– I do not know that my honorable friend need interpose with that remark. At all events I prefer to take no notice of it. The. Tariff has been in progress for eleven months, and I agree that during this period of uncertainty business has been disturbed ; that merchants, manufacturers, and consumers alike have been inconvenienced, and that, owing to the unsettled condition occasioned by the progress of the Tariff, they may have been injured. States which we more particularly represent, as well as individuals, have been more or less affected, and none of us, probably, would be justified, unless under irresistible pressure, in prolonging that condition of affairs. Even Tariffs are finite ; good ones are not immutable, and bad ones, such as this, carry in themselves the seeds of their own dissolution. My honorable friends opposite will not be able to accuse me of having held out much hope of permanence for this Tariff in whatever shape . it may be placed on the statute-book. But it is in the spirit I have indicated that I wish to approach the consideration of these details in committee. If the preamble gets into committee other considerations may be raised, but in that regard I shall reserve my course of action until the preamble does appear in committee. I hope it will not reach the committee, but if it, does I shall take an early opportunity of indicating what I propose in regard to the whole Message. I trust, however, that the Senate will be true to itself and its own dignity. I trust that the present sitting will not close without a clear expression of opinion as to our undoubted rights and priviliges, and even as regards the Tariff itself without a good and faithful deliverance. I move the amendment.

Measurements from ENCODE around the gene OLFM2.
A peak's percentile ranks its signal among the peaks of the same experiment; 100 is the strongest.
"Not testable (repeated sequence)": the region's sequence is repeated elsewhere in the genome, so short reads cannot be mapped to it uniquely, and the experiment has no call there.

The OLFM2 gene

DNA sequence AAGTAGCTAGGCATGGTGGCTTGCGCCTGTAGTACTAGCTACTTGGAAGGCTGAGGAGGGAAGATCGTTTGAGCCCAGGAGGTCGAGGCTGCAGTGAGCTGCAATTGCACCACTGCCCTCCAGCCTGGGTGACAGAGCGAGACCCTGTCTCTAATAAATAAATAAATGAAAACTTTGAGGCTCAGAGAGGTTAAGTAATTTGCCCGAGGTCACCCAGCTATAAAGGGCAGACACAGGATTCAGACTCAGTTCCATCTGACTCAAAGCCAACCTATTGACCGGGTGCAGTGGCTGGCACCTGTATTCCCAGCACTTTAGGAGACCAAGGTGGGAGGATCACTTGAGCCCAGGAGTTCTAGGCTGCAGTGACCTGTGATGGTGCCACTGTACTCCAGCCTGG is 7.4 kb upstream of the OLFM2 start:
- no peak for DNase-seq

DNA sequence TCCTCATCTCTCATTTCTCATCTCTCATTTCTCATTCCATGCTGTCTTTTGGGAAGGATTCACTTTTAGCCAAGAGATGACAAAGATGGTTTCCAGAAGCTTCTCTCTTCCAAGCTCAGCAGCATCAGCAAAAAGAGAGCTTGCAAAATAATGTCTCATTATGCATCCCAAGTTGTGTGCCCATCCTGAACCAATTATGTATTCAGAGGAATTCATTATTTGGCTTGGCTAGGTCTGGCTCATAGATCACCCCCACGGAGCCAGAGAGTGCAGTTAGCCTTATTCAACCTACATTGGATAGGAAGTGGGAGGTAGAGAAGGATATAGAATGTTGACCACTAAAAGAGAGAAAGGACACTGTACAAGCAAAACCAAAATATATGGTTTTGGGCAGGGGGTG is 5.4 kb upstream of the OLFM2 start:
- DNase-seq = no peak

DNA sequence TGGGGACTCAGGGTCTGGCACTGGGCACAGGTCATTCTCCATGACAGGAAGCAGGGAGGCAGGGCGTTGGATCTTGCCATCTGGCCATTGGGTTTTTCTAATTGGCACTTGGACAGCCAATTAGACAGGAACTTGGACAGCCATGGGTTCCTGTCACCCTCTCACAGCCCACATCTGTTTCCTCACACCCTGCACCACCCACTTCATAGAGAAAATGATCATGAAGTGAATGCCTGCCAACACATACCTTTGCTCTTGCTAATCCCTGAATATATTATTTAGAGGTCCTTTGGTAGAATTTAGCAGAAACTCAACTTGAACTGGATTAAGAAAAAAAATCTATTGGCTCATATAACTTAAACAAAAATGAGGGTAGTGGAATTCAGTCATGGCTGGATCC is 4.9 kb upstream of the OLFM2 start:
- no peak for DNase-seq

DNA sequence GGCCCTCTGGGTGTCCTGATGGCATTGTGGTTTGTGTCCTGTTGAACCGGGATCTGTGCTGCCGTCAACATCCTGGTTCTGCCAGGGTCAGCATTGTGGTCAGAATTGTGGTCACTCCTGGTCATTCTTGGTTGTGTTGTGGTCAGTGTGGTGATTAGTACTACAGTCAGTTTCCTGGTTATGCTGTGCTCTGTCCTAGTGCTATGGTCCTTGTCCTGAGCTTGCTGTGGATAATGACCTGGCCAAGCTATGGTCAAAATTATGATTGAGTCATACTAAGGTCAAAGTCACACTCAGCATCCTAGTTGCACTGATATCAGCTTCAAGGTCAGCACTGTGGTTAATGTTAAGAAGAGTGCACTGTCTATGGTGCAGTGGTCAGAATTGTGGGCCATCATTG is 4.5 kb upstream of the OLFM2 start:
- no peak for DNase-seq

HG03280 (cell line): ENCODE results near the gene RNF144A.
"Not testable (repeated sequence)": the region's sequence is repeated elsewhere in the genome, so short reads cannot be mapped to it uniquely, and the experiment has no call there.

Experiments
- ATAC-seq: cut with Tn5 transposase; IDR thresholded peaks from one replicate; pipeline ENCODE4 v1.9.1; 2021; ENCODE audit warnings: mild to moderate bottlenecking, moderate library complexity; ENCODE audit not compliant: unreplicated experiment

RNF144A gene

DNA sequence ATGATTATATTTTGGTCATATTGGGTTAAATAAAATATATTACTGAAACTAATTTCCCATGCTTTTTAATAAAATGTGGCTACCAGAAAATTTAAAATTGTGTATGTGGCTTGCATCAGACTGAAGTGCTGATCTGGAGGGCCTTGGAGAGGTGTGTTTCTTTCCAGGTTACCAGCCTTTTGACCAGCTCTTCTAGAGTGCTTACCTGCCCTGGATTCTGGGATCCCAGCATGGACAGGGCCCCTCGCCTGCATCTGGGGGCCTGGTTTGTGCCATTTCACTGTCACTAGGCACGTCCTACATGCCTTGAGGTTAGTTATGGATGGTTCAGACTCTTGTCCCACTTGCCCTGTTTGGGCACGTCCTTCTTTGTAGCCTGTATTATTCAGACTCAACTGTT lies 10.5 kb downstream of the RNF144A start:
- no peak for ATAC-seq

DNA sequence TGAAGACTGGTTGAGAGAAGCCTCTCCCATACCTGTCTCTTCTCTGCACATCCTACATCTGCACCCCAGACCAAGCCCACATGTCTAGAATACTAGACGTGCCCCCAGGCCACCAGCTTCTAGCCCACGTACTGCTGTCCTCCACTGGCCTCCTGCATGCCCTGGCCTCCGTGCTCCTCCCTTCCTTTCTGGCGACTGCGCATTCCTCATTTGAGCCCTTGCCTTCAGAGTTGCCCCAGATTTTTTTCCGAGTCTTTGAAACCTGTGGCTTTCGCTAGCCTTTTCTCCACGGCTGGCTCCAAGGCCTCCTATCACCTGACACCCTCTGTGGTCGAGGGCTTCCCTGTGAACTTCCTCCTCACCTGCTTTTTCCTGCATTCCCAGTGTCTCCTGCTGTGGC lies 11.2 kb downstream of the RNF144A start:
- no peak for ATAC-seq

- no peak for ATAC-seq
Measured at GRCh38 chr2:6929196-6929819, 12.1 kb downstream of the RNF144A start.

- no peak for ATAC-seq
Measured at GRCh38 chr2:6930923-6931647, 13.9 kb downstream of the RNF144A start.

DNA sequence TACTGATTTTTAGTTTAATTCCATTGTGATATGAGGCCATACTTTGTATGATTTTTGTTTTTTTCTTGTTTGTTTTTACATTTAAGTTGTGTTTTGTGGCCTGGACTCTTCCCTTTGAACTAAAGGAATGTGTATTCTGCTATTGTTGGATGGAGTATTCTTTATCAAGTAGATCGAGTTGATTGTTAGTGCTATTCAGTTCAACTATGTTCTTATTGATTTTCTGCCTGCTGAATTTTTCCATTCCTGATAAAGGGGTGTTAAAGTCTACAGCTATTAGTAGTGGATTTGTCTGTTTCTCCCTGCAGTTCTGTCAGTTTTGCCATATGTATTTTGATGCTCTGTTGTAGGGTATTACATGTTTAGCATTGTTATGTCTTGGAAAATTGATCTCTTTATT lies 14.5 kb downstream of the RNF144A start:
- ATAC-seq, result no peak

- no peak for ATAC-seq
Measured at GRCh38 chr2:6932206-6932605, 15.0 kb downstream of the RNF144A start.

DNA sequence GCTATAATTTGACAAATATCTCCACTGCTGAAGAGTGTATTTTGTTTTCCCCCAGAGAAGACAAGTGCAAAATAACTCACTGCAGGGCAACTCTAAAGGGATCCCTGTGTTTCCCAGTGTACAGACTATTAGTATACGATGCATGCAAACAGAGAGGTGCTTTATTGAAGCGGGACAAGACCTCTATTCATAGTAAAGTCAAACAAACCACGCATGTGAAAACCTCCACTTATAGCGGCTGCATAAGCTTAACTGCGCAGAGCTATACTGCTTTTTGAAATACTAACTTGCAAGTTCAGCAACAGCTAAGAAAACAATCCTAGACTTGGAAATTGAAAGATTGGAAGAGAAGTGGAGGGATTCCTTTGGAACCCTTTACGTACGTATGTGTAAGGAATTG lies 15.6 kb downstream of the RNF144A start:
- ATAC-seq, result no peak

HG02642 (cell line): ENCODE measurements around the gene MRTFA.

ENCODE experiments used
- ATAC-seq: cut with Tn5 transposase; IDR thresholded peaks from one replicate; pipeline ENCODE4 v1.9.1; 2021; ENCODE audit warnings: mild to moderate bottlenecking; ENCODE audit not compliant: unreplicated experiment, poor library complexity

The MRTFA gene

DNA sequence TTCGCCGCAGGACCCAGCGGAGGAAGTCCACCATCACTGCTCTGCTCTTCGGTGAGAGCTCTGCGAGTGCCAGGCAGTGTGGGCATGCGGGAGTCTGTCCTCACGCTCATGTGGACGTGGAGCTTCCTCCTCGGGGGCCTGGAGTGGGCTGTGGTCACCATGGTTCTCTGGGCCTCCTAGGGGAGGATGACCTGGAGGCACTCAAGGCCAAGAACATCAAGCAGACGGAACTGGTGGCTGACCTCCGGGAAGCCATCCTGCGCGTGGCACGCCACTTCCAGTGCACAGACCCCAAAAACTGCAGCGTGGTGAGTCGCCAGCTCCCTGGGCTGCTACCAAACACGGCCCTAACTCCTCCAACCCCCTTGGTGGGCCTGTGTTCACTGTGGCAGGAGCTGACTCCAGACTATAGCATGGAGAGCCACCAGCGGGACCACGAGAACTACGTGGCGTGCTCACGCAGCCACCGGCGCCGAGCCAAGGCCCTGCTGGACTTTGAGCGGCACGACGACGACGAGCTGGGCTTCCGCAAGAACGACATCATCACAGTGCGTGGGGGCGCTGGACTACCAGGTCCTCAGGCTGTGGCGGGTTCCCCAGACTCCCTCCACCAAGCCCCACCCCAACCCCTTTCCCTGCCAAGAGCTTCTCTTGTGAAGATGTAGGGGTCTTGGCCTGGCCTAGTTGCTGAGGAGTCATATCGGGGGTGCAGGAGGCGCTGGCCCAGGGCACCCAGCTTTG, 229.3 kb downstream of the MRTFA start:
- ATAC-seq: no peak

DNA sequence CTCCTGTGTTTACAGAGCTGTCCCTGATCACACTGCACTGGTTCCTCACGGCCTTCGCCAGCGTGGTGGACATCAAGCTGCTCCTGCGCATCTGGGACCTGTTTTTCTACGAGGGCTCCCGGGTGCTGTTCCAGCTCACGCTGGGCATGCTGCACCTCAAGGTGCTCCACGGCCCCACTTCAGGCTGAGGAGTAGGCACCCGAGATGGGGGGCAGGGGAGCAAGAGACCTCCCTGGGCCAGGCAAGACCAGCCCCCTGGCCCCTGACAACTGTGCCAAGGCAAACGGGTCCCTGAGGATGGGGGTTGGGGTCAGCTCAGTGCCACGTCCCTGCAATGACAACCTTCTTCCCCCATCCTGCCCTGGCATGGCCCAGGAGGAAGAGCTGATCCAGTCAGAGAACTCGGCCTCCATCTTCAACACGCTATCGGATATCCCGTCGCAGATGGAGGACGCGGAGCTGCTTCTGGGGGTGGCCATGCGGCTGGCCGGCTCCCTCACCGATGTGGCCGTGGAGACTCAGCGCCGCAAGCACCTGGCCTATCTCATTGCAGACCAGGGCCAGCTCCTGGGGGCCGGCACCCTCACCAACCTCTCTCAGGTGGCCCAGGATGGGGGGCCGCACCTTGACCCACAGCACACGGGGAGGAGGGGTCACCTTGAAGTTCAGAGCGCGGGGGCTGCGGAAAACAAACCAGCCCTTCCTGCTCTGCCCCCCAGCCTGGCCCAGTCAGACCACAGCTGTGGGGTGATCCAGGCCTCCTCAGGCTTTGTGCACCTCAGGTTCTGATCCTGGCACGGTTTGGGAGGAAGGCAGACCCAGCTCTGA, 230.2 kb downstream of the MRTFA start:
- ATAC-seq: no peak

– - I think that np one who has watched the course of debate in this Chamber can accuse either my honorable and learned colleague or myself of having ever attempted - or of having lent ourselves in any way to any attempt - to minimise the power of the Senate. I consider that one of the highest duties which the Government owe to Australia is to the best of their ability to see that the Constitution is faithfully and loyally carried out as the Convention intended it to be carried out. It, undoubtedly,, was one of the prominent features of the Constitution, as carried by the Convention, that the Senate should be a House with an effective control over legislation of every kind. I do not intend to follow my honorable and learned friend into his very interesting references to the opinions of members of the Convention as to the meaning, and intention of the section, providing that laws appropriating revenue or imposing taxation are not to originate in the Senate, because it appears to me that it is sufficient for us to look at the crystallized effect of all these clashing opinions in the Constitution itself, and the Constitution itself speaks with no uncertain voice as to what the powers of the Senate are. The powers of the Senate are expressed in very clear and plain language. It seems to me of very little importance whether we describe those powers as powers of amendment or powers of request, because certain powers of action are given to the Senate according to its own discretion, and they may or may not result in the same effect as amendments. It appears to me that it is merely idle controversy to endeavour to distinguish requests from amendments, or, on the other hand, to endeavour to show that they are the same as amendments. The powers which the Constitution gives the Senate are powers to make requests upon any of these subjects, where they cannot make amendments, at any time which comes within the definition of the words of the Constitution, “at any stage.” I do not intend to enter into the controversy as to what the meaning of those words may be, because I agree with my honorable and learned friend Senator Symon that we must regard this section as a section intended to make easy the working of responsible government between these two Houses. It was the result of a compromise which recognised that the Senate would be, and must be, an entirely different body from the Legislative Councils or Upper Houses of the different States. But it also recognised that it would be impossible for this Constitution to work unless there was such a difference in the powers of the Senate and the “powers of the House of Representatives as made responsible government possible.